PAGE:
Ground Cover North : Ground Cover 095 November-December 2011 - North
By Jillian Staton ORM Communications n Last year’s wet harvest has prompted growers to revisit options for getting their crops harvested quickly and avoid losses caused by unusually heavy rain, hail, wind, staining, sprouting and vermin, said ORM’s Phil O’Callaghan. Speaking at a GRDC Update for Growers in September, Phil said that options being considered included: n improving harvest efficiency and/ or capacity through the acquisition of new or secondhand equipment – for example, additional or larger headers, mother bins and chasers; n bringing in contractors; and n starting harvest earlier – either by planting some early maturing crops or using aeration drying to meet delivery standards. He said that while improving harvest efficiency had a cost, that cost could be offset with income earned as a result of a quicker harvest reducing yield or quality losses. Phil encouraged growers to carry out a cost- benefit analysis to determine the best option (or combination of options) for their business. This involved assessing the risk of harvest- damaging events and estimating the potential loss of income that could result, including yield loss, quality downgrades and vermin damage. ProCrop’s Peter Ridge used the Australian Rainman software package to historically determine the chances of suffering a 50-millimetre rain event over harvest in eastern Australia. These ranged from 3.3 per cent in drier regions to 14 per cent in higher- rainfall regions such as northern NSW. Peter said that if growers were hit with a rain event similar to last season, losses could be as high as 50 per cent, although 10-year averages suggested that a more realistic figure would be closer to 10 per cent. “The question then for growers is how much of that loss could be reduced by improving harvest efficiency through increased capacity and/or timeliness,” Phil said. As a rule of thumb, Phil said that a higher machinery investment can be justified if potential loss of income is similar to the annual cost of the extra machinery. The point at which the acquisition becomes cost-effective will depend on whether the capacity of the equipment is matched to the size of the enterprise. Using the example of a $240,000 header on a medium-sized farm and a $610,000 header on a large farm, Phil calculated that acquisition became cost- effective at a 4000-tonne and 12,000t harvest, respectively (see Table 1). “In addition to header capacity, further harvest efficiency can be achieved through strategies such as mother bins, chaser bins and/or grain bags,” he said. In Table 2, Phil compared the base cost of harvest (one header without any other options) – $13.22 per tonne – with the estimated costs for in-paddock grain-handling options. Although these can increase harvest cost by $2 to $4/t, he said that this was a relatively low cost to achieve efficient harvesting – and in years such as 2010 would provide very healthy returns. Phil’s calculations revealed that the net cost per tonne associated with the acquisition of mother bins, chaser bins and grain bags were higher than the increased income. However, the return on investment was higher for each compared with the header due to the lower capital cost, with grain bags having the best return on investment. “Mother bins avoid the costly pathway of transporting and augering grain into a central on-farm silo system, which can add $10 to $15 to the cost per tonne,” explained Phil. “In addition, trucking contractors will often discount their rates by at least $1/t for the speed advantage of large and efficient in-paddock storage.” Phil also considered the costs and benefits of building or retrofitting on-farm storage with aeration drying to enable early harvest. In addition to the capital outlay, growers need to consider cartage and auguring costs, and the electricity for running the aeration fans. When considering gains from improved harvest efficiency, Phil said silo aeration would be the least effective option for growers unless they were operating in areas with high rainfall and cool temperatures. He said that another option for grain growers was to use the services of contract harvesters, who assume all the risks of ownership. Those risks include uncertainty about trade-in values, finance costs and the degree with which repair and maintenance costs can escalate. He stressed, however, that the success of this option “all comes down to the relationship with, and reliability of, the contractors”. □ GRDC Research Code ORM00002 More information: Phil O’Callaghan, 03 5441 6176, firstname.lastname@example.org; www.grdc.com.au/ORM00002 n Agricultural scientists from around the globe gathered in Brisbane in the last week of September to discuss sustainable food production at the 5th World Congress on Conservation Agriculture. The event attracted more than 500 scientists, students, farmers, policy makers and conservationists from 70 countries. The GRDC and the Australian Centre for International Agricultural Research (ACIAR) were the major sponsors of the congress. GRDC managing director John Harvey said the corporation was proud to be supporting the international agricultural scientific community in its endeavour to design more productive, economic and sustainable farming systems. “The GRDC will invest over $160 million in research and development this year and our aim is to ensure the grains industry is sustainable and profitable,” he said. “Ultimately, that means ensuring the most effective sustainable farming systems research is funded and its outcomes Dollar$ & $en$e NOVEMBER – DECEMBER 2011 GROUND COVER 28 TABLE 1 Machinery investment matched to farm scale Units Medium farm Large farm Contracting Header value $ 240,000 610,000 – Depreciation over 5 years $ per year 24,000 77,000 0 Harvest area hectares 1000 3,000 – Harvest tonnes tonnes per year 4000 12,000 – Rotor hours rotor hours per year 200 300 – Repairs and maintenance $ per year 10,000 20,000 – Labour costs $ per hour 30 30 – Harvest cost is ... $ per rotor hours 353 564 450 OR $ per hectare 78 74 65 OR $ per tonne 16.35 13.24 11.25 TABLE 2 Comparison of harvest efficiency options One header 2nd header One mother bin 2nd mother bin Chaser bin (+ tractor) Grain bags Chaser & grain bags Aeration silos Purchase Price $ 610,000 610,000 120,000 120,000 100,000 45,000 145,000 750,000 Annual Cost – cashflow $ 158,640 246,000 29,820 44,436 40,440 40,000 80,440 105,300 Efficiency Gain % Base +100% +30% +40% +30% +20% +40% +10% Savings 4% loss – average $ 0 90,000 27,000 36,000 27,000 18,000 36,000 9,000 Return on investment % 0 18 22 30 27 40 25 1 Net cost per tonne $/t 13.22 13.05 13.46 13.92 14.34 15.05 16.92 21.25 (From left) GRDC chair Keith Perrett, Botswana Department of Agriculture Research’s Majara Chite Stephen and Ugele Majaule, GRDC Northern Panel member Aaron Sanderson and GRDC acting executive manager Stuart Kearns at the 5th World Congress on Conservation Agriculture in Brisbane in September. reach growers for implementation.” ACIAR chief executive officer Dr Nick Austin said Australian expertise in conservation agriculture was among the world’s best. “This makes Australia uniquely placed to transfer conservation agriculture to a range of developing country agricultural systems, through ACIAR,” Dr Austin said. “With around 70 per cent of Australia’s broadacre farming areas under conservation agriculture – a larger proportion than for any other country in the world – we are in a good position to share our knowledge.” Dr Austin said the congress provided a platform to further share this knowledge with scientists from developing countries, including many where ACIAR was already funding projects. Keynote speakers included Gunnedah, NSW, grower and former GRDC Northern Panel member Richard Heath and CSIRO’s John Kirkegaard, who works on GRDC-supported dual-purpose grain and grazing crop research. GLOBAL FOCUS ON CONSERVATION FARMING Ground Cover will have more reports from the congress in its January issue. □ – Rachel Bowman More information: Stuart Kearns, 02 6166 4500; 5th World Congress on Conservation Agriculture, www.wcca2011.org Harvest efficiency now front-of-mind As a rule of thumb, a higher machinery investment can be justified if potential loss of income is similar to the annual cost of the extra machinery.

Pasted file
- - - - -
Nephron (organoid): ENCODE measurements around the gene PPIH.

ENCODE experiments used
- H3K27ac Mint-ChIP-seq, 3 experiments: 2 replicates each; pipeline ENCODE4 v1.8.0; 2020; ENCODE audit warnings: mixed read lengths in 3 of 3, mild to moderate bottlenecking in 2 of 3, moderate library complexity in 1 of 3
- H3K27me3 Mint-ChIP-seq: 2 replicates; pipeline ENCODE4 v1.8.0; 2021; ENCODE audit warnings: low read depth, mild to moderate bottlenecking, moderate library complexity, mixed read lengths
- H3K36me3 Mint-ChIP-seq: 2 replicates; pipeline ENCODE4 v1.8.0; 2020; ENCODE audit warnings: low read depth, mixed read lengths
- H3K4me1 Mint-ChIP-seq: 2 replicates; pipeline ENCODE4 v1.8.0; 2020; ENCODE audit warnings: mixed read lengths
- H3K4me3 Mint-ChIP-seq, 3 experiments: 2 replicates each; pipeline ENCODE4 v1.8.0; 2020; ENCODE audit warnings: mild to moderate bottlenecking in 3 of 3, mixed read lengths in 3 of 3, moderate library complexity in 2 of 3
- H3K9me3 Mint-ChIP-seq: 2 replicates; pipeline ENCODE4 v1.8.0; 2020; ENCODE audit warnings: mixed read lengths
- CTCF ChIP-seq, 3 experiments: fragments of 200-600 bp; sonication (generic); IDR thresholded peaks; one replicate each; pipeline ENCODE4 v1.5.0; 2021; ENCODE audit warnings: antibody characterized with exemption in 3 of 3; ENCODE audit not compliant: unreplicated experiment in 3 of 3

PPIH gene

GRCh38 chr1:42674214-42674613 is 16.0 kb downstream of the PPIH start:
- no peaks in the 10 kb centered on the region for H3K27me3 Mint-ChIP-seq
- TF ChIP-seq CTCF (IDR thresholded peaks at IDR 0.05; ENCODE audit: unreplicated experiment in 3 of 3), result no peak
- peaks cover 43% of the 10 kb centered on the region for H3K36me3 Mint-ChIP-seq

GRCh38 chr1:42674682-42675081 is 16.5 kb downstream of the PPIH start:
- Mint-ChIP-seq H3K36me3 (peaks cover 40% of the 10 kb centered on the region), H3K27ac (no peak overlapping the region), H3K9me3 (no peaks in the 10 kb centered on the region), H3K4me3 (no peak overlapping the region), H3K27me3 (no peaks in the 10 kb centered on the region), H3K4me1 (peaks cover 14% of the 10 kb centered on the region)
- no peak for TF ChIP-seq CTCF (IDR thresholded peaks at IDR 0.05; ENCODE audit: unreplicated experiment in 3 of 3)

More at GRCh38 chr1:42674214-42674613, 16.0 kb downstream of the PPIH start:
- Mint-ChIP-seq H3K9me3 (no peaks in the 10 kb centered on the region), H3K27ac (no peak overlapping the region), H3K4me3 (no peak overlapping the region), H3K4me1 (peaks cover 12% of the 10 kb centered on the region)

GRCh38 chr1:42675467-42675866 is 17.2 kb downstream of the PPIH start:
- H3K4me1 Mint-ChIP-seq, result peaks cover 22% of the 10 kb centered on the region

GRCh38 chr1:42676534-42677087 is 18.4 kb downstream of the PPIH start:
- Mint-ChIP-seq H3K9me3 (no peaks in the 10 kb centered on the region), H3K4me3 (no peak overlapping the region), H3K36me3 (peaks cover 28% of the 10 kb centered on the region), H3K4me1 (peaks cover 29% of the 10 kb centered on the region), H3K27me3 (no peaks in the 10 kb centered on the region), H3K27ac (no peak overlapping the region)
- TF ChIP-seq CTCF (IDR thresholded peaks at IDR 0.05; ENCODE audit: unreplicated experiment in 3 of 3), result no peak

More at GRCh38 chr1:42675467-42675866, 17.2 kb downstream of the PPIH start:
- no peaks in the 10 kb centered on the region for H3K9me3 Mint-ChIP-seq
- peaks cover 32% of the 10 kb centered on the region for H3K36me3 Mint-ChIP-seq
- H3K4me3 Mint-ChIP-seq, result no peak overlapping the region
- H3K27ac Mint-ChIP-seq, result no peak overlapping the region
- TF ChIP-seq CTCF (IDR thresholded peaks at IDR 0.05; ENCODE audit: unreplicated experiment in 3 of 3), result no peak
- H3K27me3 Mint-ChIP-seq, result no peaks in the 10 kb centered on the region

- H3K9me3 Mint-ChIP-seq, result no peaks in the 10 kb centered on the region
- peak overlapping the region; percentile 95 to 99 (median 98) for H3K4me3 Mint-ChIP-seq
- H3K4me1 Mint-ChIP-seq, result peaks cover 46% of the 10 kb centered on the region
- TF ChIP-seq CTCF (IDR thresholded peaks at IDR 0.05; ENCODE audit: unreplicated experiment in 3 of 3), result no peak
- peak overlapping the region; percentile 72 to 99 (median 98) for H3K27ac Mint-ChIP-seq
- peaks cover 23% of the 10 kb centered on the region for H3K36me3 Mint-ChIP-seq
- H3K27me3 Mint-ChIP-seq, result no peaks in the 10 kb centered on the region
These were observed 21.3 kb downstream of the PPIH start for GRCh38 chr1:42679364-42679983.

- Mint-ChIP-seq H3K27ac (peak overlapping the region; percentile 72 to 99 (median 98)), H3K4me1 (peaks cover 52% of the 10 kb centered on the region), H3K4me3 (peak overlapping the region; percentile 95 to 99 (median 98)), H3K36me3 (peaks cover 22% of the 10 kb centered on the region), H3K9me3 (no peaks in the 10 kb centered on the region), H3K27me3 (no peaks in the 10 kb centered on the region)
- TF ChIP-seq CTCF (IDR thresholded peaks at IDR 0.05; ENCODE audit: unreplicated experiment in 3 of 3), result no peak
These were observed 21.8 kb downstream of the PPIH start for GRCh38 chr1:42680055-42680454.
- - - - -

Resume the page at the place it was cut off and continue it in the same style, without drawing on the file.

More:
Ground Cover 096 January-February 2012 - North
Ground Cover 094 September-October 2011 - North